Where are the nine?


I love the month of November. Not just because it’s the month within which Thanksgiving Day falls but also it’s the month in which my birthday falls. Also I really happen to like the number 11.

The bible teaches us that we should give thanks in all circumstances. (1 Thessalonians 5:18)

As the year draws close to an end, it's easy to fall into thinking about all the things we should have achieved by now that we haven’t yet been able to achieve. Things that we hoped for and prayed about, which we are yet to receive an answer from God. It's easy for us to think about all the things that are generally still in our pending tray and then get discouraged. So much so that it can affect our ability to see the blessings that are right before our very eyes. Things that the Lord blesses us with daily that we may take for granted. Unsurprisingly, we all know what these things are. Air, water, sunshine, a bed to sleep on, family, access to the internet… things we casually consider 'usual stuff.'

Where are the nine?

In this story from Luke 17:11-19, when ten men with leprosy call out to Jesus to heal them, He sends them off on a short trip - “Go, show yourselves to the priests.” Verse 14 reads, “And as they went, they were cleansed.”

Now we know it was a short distance because one man came back! “And one of them, when he saw that he was healed, turned back, and with a loud voice glorified God, And fell down on his face at his feet, giving him thanks: and he was a Samaritan." (Luke 17: 15-16 KJV).

Not only did this one leper, a foreigner, give thanks for his healing, but it was with a loud voice plus he fell down on his face and feet! So he wasn’t just quick thankful he was super thankful - he was grateful.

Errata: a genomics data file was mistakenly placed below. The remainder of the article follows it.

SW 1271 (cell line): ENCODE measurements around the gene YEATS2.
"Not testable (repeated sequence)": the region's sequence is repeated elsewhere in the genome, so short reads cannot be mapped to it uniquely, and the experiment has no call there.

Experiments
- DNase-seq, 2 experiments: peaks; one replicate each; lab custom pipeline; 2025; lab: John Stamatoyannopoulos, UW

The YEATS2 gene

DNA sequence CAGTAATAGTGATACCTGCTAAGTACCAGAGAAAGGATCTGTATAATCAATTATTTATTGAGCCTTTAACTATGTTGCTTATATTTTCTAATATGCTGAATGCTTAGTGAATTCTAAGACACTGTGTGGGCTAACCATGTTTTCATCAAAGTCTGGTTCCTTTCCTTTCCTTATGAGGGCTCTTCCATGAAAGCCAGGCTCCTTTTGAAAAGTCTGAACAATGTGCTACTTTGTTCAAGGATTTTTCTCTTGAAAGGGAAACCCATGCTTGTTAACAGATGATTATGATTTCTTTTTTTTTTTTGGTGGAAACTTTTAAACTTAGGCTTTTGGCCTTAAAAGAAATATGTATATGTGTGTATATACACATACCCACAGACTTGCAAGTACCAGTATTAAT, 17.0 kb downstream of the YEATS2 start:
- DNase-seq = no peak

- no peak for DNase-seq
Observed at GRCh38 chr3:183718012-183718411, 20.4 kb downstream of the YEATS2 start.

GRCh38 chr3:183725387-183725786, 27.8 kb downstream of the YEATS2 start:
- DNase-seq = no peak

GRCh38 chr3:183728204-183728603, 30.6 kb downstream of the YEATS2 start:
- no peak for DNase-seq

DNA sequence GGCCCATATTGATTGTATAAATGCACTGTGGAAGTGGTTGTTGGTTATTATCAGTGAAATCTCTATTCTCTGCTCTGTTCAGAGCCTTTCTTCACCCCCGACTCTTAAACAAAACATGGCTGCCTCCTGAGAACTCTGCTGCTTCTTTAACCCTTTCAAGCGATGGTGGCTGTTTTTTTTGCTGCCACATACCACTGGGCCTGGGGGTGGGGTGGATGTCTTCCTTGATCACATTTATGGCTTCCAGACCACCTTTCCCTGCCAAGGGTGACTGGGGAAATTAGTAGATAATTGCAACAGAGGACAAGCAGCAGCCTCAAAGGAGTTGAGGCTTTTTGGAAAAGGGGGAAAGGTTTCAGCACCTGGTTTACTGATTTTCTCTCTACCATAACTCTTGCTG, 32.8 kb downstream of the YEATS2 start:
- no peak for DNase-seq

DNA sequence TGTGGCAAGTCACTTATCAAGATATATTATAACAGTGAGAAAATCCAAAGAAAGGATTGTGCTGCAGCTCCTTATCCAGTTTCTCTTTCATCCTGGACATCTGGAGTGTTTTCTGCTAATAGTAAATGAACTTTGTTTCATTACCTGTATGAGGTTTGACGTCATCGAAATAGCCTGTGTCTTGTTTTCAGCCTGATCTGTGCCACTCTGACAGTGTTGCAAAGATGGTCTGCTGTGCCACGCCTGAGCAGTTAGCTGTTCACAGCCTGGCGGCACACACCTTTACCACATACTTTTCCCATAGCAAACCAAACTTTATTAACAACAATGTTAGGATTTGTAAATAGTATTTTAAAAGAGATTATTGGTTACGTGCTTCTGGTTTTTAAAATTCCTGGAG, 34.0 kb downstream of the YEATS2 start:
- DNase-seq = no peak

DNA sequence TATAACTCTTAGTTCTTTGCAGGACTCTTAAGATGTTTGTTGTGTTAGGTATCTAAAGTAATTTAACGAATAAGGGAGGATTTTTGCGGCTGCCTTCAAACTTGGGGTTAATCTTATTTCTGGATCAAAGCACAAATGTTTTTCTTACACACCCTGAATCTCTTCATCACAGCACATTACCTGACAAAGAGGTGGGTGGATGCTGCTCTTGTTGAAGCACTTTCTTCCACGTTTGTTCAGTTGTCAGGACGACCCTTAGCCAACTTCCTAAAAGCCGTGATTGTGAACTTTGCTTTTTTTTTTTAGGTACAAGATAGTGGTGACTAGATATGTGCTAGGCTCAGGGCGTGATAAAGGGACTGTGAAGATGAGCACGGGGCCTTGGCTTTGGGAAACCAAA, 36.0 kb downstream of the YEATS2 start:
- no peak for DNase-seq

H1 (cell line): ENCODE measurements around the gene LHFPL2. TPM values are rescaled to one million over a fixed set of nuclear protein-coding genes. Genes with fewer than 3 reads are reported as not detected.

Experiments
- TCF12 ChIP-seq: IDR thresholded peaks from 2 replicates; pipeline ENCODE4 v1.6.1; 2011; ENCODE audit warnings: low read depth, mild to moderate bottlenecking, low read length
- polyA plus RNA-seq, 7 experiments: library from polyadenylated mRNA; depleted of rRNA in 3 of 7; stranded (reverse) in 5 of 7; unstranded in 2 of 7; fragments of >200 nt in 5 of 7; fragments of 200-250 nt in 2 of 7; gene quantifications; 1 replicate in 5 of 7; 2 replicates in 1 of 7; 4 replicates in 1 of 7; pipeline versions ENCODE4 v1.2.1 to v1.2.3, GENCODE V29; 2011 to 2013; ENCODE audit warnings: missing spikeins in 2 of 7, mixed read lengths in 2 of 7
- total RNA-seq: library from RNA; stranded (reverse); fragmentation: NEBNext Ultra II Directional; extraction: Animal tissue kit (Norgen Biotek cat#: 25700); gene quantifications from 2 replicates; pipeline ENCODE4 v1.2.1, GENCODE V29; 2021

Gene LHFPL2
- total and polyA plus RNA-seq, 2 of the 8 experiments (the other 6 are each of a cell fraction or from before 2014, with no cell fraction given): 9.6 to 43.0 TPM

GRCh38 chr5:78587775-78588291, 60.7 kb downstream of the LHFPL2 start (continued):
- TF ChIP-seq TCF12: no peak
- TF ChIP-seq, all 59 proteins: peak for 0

“Jesus asked, “Were not all ten cleansed? Where are the other nine? Has no one returned to give praise to God except this foreigner?” (Luke 17:17-18 NIV).

We see here that there were only two requirements on the men’s part –

1. to return,

2. to give thanks.

Based on the severity of leprosy, which probably included stigma and isolation from society (They stood at a distance and called out in a loud voice, “Jesus, Master, have pity on us!” – Verse 12) it's easy to assume that all ten men would have been very happy and grateful for this healing. So what happened to the nine? Did they get busy straight afterwards? Did they run off to share the news with their families all the while forgetting the healer?

How often in our own lives do we forget to return? When Jesus meets us in our area of need or solves a complex challenge. When we are so quick to go tell others and forget to say – thank you Jesus.

I believe the most important part of this story is what Jesus said to the one man that came back to say thank you – “And he said unto him, Arise, go thy way: thy faith hath made thee whole.” (Luke 17:19 KJV)

Now we know that this man had already been healed, but because he returned and said thank you – Jesus says, His faith made him whole! So now he was healed and whole!

The opposite of gratitude is complaining. We find the dangers of complaining in the book of Exodus when the Israelites grumbled and ended up spending 40 years in the wilderness in what should have been an 11-day journey to the Promised Land (Deuteronomy 1). God still looked after them, providing them with manna and quail for food and fighting off their enemies. However many of them did not get to cross over into the promised land. They received their healing from slavery but did not get to enjoy the whole experience of entering into the Promised Land.

May we be encouraged to make it a daily habit to say thank you to God. For things big and small. May we be passionate about it just as this one Samaritan man was. Regardless of our circumstances may we say thank you Jesus for a new day. May we be made whole. AMEN.

O give thanks unto the Lord; for he is good: for his mercy endureth for ever.